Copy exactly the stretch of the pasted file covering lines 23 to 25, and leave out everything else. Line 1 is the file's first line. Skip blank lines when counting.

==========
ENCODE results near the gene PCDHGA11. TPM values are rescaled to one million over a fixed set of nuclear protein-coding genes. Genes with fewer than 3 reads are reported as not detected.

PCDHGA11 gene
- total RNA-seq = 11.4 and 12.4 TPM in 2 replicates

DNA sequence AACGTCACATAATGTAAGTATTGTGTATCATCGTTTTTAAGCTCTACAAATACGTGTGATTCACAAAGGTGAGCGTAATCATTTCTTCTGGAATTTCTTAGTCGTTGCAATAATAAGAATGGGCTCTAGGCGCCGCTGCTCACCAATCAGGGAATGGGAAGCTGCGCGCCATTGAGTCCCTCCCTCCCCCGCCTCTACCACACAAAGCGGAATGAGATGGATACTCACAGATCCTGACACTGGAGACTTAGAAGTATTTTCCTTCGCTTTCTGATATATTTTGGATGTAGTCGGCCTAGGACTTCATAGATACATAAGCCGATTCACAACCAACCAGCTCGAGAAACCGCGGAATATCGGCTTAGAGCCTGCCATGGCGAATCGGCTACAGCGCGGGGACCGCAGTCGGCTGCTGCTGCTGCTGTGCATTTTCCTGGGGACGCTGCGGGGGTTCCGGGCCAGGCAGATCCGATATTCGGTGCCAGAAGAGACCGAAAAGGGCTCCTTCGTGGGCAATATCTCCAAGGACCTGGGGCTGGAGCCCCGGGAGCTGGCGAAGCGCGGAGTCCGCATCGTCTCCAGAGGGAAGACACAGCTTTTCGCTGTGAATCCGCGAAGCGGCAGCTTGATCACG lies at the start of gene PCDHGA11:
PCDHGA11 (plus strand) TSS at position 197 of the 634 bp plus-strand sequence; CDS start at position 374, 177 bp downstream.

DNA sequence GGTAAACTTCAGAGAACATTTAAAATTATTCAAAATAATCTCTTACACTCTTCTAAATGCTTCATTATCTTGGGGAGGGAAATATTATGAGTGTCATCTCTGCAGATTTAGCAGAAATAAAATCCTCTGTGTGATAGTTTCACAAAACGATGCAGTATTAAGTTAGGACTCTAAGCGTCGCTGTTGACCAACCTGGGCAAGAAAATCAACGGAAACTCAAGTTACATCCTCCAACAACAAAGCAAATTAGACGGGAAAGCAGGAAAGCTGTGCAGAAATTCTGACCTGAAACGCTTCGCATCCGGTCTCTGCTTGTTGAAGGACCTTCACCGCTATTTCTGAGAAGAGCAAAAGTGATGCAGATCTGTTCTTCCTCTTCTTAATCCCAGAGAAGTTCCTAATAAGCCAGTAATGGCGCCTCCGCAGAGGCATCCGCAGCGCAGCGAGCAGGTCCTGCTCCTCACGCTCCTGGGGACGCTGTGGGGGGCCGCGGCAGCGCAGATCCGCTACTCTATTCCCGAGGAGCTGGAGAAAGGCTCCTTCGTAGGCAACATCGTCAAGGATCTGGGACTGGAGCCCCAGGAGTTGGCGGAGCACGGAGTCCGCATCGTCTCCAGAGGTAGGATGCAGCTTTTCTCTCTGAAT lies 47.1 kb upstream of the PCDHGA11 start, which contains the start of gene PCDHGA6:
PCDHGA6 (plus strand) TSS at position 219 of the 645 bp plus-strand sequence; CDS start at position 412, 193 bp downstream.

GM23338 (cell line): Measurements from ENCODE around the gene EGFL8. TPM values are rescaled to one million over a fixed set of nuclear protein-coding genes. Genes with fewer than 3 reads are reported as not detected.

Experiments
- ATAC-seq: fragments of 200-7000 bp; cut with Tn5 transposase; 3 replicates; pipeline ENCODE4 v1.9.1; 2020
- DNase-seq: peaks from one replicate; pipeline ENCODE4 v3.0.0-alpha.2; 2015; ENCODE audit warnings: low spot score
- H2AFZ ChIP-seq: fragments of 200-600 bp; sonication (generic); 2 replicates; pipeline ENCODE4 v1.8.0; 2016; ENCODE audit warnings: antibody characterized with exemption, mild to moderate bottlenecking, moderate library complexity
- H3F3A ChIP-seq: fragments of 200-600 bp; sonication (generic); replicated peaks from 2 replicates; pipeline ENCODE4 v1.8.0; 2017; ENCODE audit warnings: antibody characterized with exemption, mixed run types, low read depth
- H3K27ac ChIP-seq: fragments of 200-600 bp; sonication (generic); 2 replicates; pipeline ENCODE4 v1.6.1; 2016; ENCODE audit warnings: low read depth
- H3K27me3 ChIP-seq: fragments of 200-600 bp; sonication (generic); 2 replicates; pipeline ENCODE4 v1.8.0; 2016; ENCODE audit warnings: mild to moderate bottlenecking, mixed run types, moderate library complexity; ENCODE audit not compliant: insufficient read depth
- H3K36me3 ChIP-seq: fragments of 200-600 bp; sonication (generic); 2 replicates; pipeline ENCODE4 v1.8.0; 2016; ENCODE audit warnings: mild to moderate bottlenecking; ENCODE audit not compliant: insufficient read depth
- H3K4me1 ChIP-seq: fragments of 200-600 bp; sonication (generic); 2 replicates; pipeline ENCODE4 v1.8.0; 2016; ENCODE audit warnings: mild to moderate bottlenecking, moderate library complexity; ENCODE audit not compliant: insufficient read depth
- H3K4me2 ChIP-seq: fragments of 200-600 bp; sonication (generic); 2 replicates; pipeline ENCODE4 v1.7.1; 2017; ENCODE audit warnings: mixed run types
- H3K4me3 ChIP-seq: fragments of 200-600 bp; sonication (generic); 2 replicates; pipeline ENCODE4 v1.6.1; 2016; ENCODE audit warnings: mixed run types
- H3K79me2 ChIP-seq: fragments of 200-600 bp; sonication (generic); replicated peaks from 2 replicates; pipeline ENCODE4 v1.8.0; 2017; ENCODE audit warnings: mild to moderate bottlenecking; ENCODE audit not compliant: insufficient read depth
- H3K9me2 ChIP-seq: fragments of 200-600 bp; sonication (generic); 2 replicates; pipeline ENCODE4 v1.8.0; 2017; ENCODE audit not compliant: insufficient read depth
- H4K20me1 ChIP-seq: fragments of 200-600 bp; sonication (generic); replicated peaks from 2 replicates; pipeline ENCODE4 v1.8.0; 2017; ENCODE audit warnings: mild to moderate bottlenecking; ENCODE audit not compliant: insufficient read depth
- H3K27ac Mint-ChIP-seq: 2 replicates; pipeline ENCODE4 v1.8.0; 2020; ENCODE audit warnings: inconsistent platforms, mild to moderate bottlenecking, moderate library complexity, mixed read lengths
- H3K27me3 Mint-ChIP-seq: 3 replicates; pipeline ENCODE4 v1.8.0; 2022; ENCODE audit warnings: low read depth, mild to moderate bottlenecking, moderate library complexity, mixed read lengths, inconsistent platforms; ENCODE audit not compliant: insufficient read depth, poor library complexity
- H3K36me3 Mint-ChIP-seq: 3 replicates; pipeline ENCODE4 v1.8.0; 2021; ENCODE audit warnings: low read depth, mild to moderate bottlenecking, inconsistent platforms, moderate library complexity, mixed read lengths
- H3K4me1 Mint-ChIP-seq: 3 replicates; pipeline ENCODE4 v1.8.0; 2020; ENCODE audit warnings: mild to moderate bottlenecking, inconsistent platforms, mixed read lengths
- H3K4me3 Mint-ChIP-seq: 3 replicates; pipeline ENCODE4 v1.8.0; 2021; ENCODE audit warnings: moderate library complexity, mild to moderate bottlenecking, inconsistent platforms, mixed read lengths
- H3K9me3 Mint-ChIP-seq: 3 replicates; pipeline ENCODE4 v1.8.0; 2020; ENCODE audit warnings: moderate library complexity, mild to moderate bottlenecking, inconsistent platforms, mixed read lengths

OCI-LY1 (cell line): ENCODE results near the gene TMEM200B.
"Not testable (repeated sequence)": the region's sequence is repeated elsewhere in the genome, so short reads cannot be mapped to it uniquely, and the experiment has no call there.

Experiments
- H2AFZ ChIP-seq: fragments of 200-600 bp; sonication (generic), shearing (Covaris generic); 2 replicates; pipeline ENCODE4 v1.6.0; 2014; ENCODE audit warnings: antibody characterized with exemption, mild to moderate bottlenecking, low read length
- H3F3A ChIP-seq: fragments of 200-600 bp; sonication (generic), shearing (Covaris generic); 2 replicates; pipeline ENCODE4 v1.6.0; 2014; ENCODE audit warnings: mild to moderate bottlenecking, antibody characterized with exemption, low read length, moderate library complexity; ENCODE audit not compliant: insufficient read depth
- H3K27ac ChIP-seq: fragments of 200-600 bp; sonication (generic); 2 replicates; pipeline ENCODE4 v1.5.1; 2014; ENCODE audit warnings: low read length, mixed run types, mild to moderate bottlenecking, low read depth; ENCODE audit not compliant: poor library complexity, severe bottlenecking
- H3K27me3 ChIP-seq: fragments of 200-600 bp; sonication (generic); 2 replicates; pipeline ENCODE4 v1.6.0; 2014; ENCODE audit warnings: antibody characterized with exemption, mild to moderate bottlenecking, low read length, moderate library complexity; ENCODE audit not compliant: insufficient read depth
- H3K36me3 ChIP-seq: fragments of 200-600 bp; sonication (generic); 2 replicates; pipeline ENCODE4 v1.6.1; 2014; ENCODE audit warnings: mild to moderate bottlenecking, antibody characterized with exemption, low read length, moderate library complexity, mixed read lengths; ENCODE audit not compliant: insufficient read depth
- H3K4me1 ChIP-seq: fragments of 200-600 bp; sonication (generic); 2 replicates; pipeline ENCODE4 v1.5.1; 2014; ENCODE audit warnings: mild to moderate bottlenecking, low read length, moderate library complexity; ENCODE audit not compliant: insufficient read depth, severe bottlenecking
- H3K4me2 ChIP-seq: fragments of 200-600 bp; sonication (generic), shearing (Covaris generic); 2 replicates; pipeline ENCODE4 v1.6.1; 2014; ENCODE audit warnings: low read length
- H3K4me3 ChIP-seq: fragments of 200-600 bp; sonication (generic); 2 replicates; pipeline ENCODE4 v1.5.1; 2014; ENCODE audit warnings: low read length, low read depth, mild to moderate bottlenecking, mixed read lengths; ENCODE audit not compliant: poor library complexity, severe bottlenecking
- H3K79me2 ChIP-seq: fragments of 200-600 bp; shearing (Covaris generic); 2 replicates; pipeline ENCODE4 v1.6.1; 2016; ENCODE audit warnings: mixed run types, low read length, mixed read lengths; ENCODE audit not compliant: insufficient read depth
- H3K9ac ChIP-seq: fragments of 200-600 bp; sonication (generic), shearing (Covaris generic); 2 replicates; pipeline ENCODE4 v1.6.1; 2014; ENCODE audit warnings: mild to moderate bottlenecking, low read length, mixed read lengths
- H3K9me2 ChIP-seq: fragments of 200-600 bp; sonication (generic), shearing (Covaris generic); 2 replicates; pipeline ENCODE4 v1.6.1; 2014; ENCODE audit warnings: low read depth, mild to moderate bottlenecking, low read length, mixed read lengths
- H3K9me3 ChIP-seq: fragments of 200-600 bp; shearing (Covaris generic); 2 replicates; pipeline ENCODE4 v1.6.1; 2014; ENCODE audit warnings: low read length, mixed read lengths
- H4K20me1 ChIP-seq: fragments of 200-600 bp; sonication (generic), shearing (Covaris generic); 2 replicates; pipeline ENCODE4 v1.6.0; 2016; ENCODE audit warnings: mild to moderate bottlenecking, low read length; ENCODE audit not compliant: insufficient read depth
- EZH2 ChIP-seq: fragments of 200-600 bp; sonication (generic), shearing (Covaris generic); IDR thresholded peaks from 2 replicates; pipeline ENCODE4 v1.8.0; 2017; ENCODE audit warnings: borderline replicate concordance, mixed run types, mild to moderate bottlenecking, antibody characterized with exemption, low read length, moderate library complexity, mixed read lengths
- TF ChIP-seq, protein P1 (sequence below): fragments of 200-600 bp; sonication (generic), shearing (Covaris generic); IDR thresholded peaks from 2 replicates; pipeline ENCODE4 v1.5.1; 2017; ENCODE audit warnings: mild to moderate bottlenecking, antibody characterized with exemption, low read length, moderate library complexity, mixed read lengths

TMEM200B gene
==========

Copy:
- H3K27ac Mint-ChIP-seq: 2 replicates; pipeline ENCODE4 v1.8.0; 2020; ENCODE audit warnings: inconsistent platforms, mild to moderate bottlenecking, moderate library complexity, mixed read lengths
- H3K27me3 Mint-ChIP-seq: 3 replicates; pipeline ENCODE4 v1.8.0; 2022; ENCODE audit warnings: low read depth, mild to moderate bottlenecking, moderate library complexity, mixed read lengths, inconsistent platforms; ENCODE audit not compliant: insufficient read depth, poor library complexity
- H3K36me3 Mint-ChIP-seq: 3 replicates; pipeline ENCODE4 v1.8.0; 2021; ENCODE audit warnings: low read depth, mild to moderate bottlenecking, inconsistent platforms, moderate library complexity, mixed read lengths